Once consumers are interested in products or services, several measures can be put in place to ensure that they have
268 Shahizan Hassan et al. / Procedia - Social and Behavioral Sciences 172 (2015) 262 – 269

a desire to own or purchase them. Among others, social media practitioners could offer attractive promotions such as
special discounts, contests, and free drawings, entertain immediately any request or feedback from potential or current
customers, and provide excellent pre-sale service. In addition, one participant, who is selling home-baked cupcakes
via Facebook, asserts that the social media wall must be updated with catchy phrases, notes, and attractive pictures
regularly. In order to ensure that consumers will purchase the products or services, companies should provide clear
information about how to place an order. Methods of payment and delivery, if applicable, should also be specified
clearly. The ordering and payment should be made as easy and secure as possible to establish customers’ trust. Two
participants proposed social media practitioners to provide multiple payment options to generate more sales. “If they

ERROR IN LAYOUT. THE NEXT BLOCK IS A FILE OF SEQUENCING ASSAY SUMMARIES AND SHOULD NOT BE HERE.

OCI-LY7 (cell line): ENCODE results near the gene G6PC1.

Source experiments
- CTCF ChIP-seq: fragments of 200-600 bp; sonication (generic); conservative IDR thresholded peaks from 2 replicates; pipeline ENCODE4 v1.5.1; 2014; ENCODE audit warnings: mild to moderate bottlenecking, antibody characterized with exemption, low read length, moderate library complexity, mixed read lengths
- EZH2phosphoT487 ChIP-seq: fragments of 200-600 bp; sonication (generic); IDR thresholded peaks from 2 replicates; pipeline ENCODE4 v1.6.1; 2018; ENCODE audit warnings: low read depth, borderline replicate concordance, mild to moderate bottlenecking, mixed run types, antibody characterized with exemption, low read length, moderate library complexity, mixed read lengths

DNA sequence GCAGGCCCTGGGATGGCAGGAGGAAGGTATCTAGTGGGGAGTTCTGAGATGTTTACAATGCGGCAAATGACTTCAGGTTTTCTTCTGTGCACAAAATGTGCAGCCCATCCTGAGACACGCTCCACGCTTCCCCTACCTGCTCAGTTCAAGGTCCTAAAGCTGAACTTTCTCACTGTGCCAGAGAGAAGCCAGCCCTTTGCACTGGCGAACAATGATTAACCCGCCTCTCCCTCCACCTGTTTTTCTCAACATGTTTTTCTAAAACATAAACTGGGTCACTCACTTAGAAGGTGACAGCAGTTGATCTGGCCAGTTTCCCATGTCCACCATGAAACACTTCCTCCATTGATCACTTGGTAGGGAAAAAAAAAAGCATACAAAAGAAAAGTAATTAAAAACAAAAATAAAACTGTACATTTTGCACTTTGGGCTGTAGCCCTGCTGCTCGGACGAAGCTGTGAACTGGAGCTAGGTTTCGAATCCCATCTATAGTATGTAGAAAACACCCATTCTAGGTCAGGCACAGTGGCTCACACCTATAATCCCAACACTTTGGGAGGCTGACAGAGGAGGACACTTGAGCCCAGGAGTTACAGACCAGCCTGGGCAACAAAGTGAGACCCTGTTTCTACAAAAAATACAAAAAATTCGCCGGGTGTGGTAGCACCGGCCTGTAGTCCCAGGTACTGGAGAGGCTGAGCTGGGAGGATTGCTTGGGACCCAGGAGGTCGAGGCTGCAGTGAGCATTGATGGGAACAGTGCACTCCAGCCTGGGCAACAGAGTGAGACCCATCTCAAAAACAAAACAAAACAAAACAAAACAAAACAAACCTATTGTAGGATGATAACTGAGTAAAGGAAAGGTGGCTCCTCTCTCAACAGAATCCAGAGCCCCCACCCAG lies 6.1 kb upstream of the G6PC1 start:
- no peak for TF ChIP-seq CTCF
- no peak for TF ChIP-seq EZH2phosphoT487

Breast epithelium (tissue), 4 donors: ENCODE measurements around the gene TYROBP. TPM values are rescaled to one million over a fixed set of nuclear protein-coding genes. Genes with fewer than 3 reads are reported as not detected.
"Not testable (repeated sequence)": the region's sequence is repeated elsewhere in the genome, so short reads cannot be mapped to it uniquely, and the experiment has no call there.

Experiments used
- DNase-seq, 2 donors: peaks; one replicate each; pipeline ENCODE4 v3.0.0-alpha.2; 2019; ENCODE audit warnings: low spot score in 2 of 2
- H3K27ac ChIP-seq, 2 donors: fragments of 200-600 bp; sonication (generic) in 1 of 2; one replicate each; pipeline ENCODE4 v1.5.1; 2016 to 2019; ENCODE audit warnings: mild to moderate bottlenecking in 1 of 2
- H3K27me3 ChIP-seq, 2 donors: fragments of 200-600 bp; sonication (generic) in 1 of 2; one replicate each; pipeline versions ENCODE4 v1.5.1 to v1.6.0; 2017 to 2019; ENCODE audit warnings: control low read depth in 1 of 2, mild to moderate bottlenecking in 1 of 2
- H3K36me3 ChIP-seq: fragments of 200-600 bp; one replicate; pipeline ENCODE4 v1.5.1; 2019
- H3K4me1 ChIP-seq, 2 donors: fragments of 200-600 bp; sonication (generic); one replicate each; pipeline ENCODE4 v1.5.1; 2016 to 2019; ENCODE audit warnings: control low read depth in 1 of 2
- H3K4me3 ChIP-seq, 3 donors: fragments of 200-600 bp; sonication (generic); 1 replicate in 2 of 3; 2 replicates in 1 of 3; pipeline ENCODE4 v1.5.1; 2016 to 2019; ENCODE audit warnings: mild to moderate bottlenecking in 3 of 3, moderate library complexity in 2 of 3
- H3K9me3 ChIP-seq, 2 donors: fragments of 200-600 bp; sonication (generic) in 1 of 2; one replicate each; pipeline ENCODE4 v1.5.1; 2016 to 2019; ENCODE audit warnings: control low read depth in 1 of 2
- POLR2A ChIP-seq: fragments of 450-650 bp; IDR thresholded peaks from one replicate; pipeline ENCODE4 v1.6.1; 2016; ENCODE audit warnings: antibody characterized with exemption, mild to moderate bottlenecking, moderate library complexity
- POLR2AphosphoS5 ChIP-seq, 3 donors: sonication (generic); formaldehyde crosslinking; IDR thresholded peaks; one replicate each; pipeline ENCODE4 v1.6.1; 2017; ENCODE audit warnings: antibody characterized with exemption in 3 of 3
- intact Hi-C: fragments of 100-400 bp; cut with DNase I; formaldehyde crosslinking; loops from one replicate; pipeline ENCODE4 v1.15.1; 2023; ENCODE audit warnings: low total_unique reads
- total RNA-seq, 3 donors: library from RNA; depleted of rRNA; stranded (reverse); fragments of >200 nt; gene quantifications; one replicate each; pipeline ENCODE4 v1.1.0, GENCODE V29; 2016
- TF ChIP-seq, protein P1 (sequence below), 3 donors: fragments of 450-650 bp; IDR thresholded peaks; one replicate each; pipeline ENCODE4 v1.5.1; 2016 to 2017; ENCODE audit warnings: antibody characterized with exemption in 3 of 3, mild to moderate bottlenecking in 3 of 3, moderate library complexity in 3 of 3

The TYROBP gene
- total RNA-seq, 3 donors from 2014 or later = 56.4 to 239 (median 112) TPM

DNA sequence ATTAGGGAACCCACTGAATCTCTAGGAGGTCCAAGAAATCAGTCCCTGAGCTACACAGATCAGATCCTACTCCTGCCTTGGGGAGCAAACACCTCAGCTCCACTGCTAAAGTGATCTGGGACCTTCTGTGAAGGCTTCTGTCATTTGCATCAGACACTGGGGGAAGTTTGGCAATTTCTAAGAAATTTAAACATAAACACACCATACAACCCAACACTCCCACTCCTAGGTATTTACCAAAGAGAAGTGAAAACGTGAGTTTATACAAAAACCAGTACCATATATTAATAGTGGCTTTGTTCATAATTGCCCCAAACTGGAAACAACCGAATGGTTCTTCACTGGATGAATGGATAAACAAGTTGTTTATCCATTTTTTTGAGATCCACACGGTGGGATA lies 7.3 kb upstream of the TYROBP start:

notice that their favourite payment option is not available, they will run away”, says one participant. Detail on the
strategy for using social media for business marketing is summarized in table 3.

Table 3: The AIDA strategy for Social Media Marketing

a) Advertise on social media sites through the social media gateways such as and banners.
b) Become a follower in other social media accounts to make yourself/business known to others.
c) Use tagging in social media properly.
d) Create a controversy on your product so that people will talk about it.
ATTENTION e) Use search engines to locate potential customers.
f) Use referrals by existing customers or fans.
g) Use traditional marketing strategies such as billboards, flyers, stickers, road shows, and newspapers.
h) Create cross linkages in all social media and websites to generate visitors.
i) Advertise on websites of suppliers and collaborators (affiliate marketing).
a) Provide clear information about the products, which include a brief description of their main features, price, and
b) Pictures of products (if relevant) should be of different angles.
INTEREST c) Provide clear information about the company (business owner), which includes the name of the company (or owner),
contact number, and link to the website.
d) Provide timely and up-to-date information about products or service offered.
e) Once a new product is released, advertise (including tweeting) quickly in social media.
a) Give promotions – special discounts, buy one get one, early birds, etc.